So then relating back to our original definition of AI, for a project planning tool, use an expert system to think and use a neural network to learn. Combine these two and we have at our disposal, an incredibly powerful planning aid. That is exactly what we have developed with InEight Schedule.
How we are embracing AI within the InEight schedule and planning tool
InEight Schedule is a knowledge-driven planning tool. We developed the software to make the process of building a CPM schedule faster and the resulting plan more accurate. We achieve this through a combination of AI as well as what we are calling HI or “human intelligence.”
Within InEight Schedule, there is an expert system AI engine. The knowledge base (or library) contains an organisation’s historical as-builts, standards, benchmarks, sub-net templates and even project risk registers. When developing a plan in InEight Schedule, the AI engine makes informed suggestions to the planner as to:
- What activities should be included?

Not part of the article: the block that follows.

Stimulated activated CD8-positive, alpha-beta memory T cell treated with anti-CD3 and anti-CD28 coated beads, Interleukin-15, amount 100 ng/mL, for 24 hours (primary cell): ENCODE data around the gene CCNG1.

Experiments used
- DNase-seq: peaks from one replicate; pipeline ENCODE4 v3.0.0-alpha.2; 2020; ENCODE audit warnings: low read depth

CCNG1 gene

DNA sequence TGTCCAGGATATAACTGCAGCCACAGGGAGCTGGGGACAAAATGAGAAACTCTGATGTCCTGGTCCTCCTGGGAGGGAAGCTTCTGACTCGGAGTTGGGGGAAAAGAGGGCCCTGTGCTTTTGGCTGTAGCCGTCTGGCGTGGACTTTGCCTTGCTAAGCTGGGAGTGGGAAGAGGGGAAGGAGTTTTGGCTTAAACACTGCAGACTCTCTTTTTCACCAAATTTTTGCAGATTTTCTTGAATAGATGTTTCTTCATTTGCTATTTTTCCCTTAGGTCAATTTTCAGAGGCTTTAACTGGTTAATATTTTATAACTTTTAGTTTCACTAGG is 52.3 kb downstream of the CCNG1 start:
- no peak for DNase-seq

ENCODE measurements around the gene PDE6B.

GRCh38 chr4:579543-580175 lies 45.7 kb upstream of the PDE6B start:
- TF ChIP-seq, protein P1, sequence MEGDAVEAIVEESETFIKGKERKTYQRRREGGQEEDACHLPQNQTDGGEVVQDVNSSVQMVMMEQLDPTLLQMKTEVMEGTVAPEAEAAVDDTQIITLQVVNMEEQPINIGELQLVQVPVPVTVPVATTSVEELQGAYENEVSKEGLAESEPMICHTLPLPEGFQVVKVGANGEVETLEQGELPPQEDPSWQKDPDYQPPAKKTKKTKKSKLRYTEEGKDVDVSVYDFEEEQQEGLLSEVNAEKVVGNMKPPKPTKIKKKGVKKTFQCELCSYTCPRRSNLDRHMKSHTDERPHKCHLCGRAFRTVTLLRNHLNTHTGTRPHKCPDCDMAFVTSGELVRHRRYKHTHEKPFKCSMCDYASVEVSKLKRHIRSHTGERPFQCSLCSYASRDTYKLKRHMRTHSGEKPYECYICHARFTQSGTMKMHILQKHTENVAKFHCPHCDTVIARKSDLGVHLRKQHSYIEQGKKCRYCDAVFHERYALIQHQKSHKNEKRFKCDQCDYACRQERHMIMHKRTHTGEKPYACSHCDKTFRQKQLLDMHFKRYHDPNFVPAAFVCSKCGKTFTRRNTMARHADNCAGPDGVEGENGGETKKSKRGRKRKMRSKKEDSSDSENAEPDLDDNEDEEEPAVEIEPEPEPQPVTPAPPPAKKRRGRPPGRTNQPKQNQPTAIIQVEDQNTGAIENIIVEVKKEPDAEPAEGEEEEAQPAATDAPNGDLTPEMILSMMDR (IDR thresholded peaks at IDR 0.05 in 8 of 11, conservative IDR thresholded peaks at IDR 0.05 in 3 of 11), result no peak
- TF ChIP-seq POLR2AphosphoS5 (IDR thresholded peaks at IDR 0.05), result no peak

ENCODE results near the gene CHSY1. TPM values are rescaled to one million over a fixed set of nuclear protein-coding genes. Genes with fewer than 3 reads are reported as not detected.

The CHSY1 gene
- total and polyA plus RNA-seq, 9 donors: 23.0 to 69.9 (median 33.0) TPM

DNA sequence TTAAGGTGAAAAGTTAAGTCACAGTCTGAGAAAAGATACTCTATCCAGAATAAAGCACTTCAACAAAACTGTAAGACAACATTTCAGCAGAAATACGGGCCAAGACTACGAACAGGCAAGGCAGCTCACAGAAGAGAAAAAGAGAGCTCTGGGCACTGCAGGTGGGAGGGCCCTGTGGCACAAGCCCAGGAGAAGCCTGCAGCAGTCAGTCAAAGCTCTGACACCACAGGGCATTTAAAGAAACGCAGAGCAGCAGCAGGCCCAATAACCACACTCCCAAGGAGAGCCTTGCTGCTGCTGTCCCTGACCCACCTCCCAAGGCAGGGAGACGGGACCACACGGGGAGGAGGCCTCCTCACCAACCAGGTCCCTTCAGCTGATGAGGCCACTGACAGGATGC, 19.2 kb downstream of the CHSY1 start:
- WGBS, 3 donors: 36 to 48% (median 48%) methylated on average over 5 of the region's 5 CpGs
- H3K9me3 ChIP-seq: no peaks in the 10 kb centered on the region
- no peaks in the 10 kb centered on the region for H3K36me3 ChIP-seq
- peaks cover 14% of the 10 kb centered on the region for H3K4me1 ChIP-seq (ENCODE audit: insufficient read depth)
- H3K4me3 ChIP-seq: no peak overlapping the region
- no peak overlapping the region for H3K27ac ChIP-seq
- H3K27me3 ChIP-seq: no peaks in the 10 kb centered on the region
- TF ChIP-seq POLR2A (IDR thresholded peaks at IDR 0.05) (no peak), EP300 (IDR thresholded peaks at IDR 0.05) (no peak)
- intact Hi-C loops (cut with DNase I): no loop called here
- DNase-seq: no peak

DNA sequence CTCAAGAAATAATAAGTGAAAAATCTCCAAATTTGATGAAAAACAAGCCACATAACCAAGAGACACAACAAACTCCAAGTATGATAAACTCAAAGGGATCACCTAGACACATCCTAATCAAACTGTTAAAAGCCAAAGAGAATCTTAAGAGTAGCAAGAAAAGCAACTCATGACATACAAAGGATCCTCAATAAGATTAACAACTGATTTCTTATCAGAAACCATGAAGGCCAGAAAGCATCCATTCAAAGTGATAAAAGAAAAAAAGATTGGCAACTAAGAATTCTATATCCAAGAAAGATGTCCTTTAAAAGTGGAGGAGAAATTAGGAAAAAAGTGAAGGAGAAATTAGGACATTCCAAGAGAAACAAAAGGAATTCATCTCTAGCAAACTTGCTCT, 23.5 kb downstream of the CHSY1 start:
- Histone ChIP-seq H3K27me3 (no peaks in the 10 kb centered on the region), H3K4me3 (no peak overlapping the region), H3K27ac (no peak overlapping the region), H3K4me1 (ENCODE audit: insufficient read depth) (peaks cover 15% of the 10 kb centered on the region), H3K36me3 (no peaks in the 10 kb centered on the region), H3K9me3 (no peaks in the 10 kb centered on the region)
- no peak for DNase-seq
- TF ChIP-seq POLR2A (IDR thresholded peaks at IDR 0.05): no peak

- In what sequence should the activities be established?
- What are reasonable or benchmark durations and costs?
- What risks should be considered?
Add to that InEight Schedule’s ability to learn from its planner and team-member users. By utilising machine learning, the suggestions that Schedule makes actually evolve and get smarter over time.
Once a plan has been established in InEight Schedule, human Intelligence offers team members an opportunity to give their expert input and opinion to help drive towards a consensus-based plan. A plan that has a higher degree of buy-in from the team (validation) and one that is also based on knowledge from the knowledge library (calibration).
By combining the power of AI computing and human input into the development of your plan, InEight Schedule provides a better, faster and more reliable means of establishing an achievable baseline against which to execute your project. A giant leap forward.
Disclosure: This article is an advertorial and monetary payment was received from InEight. It has gone through editorial control and passed the assessment for being informative.